Top 5 Tips for Cycling in the Winter

Bicycle dives into ice crack

photo credit: www.guigo.eu

I realize someone from Calgary or Winnipeg will scoff at this post about ‘winter’ riding in Vancouver. While temperatures will hover around the freezing point, we rarely need to tackle snow or brave truly cold temperatures on our daily bike commute. That said, as I rode home from work last week I passed by an incapacitated cyclist on a dark street. Not moving, and covered by a jacket from a few good citizens standing by while waiting for paramedics, I was reminded there are inherent risks to cycle-commuting, and these are only increased during the winter months. The roads are icy and its dark by 4:30pm. There are also just a few things to keep in mind to make the ride more enjoyable. Here are 5 keys to success:

1. Get your bike ready for the weather

If you have a mountain bike, the wider and thicker tread will do you a lot of favors. If you want to stick with your road bike, letting a few PSIs out of the tires will help increase surface area and traction. Yes, this will slow you down and increase the effort, but your traction will be better. You can also look at getting studded tires for snow/ice, but that is likely overkill for our climate.

Tune-ups become even more important in the cold as well. Make sure your brakes are well maintained and adjusted, and your chain is clean and lubed.

2. Stay seen

It gets dark early, so make sure cars can see you! Wear reflective gear, or at least leg/arm bands. Bright, rear and front lights are essential. Bike shops sell good, LED flashing lights for $15. A headlamp will help you be seen and is also useful if you need to jump off the bike to do some minor repairs or fix a flat.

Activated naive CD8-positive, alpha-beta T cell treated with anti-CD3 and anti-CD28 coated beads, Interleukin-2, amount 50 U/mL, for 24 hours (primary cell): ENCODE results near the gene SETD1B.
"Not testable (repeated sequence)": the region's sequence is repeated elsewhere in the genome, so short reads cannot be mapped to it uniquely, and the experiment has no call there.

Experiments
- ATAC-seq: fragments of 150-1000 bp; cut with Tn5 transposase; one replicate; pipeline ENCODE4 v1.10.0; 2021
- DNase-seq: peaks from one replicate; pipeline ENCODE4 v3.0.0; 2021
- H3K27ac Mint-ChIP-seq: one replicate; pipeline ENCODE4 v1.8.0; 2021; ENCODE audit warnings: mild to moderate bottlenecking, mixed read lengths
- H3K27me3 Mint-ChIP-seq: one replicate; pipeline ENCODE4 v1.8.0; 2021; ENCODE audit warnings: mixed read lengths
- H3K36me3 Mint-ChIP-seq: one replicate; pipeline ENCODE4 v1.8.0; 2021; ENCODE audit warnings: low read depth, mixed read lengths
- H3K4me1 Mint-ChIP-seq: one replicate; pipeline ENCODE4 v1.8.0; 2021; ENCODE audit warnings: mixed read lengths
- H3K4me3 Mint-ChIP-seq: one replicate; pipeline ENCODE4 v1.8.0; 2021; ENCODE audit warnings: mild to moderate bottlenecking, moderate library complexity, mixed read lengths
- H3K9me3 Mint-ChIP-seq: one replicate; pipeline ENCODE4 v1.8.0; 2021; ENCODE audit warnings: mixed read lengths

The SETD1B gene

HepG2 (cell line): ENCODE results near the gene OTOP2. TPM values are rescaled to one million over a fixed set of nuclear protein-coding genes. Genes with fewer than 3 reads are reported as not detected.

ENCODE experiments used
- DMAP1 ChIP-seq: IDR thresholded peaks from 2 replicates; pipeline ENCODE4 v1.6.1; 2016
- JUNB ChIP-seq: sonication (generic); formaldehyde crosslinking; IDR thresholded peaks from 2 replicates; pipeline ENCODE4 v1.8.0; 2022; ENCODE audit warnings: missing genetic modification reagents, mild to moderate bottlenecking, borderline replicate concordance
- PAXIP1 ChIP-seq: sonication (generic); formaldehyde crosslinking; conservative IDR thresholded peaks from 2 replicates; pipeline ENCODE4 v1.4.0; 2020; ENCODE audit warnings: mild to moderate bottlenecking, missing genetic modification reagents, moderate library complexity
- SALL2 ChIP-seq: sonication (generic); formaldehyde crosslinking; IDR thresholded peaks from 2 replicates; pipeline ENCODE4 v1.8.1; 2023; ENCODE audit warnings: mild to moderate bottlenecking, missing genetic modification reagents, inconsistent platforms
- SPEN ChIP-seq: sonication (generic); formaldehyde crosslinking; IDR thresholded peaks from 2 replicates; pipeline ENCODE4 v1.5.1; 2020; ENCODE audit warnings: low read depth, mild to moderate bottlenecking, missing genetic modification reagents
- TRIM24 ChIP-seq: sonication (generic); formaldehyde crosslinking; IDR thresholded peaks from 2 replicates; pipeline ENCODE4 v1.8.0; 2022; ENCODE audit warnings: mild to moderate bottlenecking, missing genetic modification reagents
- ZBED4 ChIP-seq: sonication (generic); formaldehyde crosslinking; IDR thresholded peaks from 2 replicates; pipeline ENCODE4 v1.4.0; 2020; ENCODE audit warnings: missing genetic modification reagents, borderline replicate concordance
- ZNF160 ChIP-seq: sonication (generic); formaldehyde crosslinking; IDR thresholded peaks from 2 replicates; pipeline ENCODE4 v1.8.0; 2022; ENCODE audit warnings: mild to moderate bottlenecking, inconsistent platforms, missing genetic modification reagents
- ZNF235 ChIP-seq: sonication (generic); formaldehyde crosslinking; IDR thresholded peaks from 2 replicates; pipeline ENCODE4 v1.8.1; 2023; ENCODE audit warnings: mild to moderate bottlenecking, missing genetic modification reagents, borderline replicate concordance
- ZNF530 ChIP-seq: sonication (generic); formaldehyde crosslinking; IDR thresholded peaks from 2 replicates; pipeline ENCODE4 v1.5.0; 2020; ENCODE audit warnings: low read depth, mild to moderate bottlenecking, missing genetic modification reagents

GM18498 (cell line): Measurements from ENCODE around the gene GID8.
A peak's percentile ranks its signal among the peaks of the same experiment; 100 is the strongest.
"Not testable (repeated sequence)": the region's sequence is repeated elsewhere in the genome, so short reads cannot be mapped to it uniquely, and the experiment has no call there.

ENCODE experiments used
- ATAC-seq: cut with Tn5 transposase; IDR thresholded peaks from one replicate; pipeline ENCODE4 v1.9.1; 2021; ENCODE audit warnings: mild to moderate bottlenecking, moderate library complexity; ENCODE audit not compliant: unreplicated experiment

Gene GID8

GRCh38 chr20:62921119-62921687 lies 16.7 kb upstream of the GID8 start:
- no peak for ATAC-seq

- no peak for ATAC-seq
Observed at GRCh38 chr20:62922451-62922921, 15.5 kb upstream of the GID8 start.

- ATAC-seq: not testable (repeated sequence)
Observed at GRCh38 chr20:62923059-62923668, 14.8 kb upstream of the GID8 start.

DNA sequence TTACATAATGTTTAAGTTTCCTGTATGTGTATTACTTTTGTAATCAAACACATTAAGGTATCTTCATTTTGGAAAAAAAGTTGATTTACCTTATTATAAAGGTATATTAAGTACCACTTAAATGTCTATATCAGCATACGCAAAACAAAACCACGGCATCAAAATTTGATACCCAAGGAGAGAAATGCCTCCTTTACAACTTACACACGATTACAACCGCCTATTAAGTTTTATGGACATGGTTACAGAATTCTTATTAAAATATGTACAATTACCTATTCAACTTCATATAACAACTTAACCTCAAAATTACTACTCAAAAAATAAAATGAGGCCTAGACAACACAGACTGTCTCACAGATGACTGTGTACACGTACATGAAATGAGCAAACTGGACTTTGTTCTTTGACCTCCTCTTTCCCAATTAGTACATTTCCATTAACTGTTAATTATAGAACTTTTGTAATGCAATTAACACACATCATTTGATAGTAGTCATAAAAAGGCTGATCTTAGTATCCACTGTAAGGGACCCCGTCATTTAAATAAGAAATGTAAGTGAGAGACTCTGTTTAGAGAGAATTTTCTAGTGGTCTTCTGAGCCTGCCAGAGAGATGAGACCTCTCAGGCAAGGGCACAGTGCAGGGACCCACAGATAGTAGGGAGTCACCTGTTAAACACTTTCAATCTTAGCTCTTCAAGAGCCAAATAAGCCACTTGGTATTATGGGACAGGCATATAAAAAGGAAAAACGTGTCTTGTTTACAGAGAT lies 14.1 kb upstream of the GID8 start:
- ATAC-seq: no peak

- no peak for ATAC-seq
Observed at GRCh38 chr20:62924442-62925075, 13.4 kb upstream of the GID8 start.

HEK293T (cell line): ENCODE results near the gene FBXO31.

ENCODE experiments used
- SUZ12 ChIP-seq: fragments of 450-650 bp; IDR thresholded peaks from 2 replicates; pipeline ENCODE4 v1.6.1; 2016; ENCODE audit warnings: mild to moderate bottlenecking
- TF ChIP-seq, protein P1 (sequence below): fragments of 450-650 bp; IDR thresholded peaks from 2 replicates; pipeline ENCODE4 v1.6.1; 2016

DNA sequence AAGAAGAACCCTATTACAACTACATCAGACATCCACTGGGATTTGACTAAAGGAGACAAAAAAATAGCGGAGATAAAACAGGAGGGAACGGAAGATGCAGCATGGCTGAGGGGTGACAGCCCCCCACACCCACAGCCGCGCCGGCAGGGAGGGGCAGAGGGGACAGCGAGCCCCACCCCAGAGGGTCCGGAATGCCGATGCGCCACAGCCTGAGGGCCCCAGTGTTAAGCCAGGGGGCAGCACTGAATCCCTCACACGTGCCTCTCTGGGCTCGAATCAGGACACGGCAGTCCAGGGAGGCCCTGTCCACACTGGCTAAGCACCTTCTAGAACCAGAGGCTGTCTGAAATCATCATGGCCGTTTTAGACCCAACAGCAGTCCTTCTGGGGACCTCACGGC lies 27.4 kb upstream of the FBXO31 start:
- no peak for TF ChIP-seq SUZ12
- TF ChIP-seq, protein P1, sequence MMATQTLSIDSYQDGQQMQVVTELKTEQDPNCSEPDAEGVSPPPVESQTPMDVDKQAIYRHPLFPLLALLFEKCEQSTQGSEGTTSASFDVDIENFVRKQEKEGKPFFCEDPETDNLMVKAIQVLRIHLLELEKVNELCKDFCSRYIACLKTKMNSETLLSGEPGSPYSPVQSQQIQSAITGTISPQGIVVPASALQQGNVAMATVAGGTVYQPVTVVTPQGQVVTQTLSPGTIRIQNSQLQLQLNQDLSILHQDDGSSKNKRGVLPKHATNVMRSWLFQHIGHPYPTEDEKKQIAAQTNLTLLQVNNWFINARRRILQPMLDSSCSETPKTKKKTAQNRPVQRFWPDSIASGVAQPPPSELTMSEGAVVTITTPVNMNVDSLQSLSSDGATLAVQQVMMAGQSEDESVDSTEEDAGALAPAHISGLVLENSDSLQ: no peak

3. Dress for success

Rain is the biggest foe of Vancouver cyclists, so waterproof gear goes a long way. Waterproof pants, jacket, shoe covers, and helmet cover will keep you dry from head to toe. Once you get wet, you’re in trouble as water conducts heat away from the body 25 times faster than air.

For clothing, the key is to start out cool and allow the body heat from riding get you to warm. Otherwise, you’ll start perspiring, or needing to fiddle with removing layers. With my 45 minute commute I’m fine in a light sweater, wind breaker shell, and my jeans (plus above mentioned rain gear if its raining). That said, the one area that really takes punishment with even a little bit of cold air is the hands. Invest in a good pair of winter gloves. @anthonyfloyd had a great suggestion of grabbing a pair of waterproof kayaking gloves from MEC.

If it is really cold, avoid cotton. Use a wicking/ technical base layer. Then you can add wool sweater on top. Breathable/ adjustable out-wear will allow you to vent or change quickly if you get too warm. Wool is also great, as it retains heat even if it gets wet.

4. Go slow(er)

If you want to avoid wiping out, going slower is the easiest thing to do. Hitting an unseen patch of ice while turning or braking is going to cause you to wipe out. Leaving earlier will give you the time to get where you’re going at a nice easy pace.

5. Be a wimp (optional)

I only started cycle commuting January of this year. I wimped out for most of January-March. Sitting on a warm bus with a book isn’t all bad. If you’re new to cycling, its ok to be wimp on the coldest days, or if the weather is terrible. Wait until you have the experience and proper gear before tackling the worst days.

5 Comments

  1. Derek Oct 26th, 2013
    • Karl W Oct 29th, 2013
  2. Tyler Dec 18th, 2011
  3. Karl Woll Dec 14th, 2011
  4. Anthony Dec 13th, 2011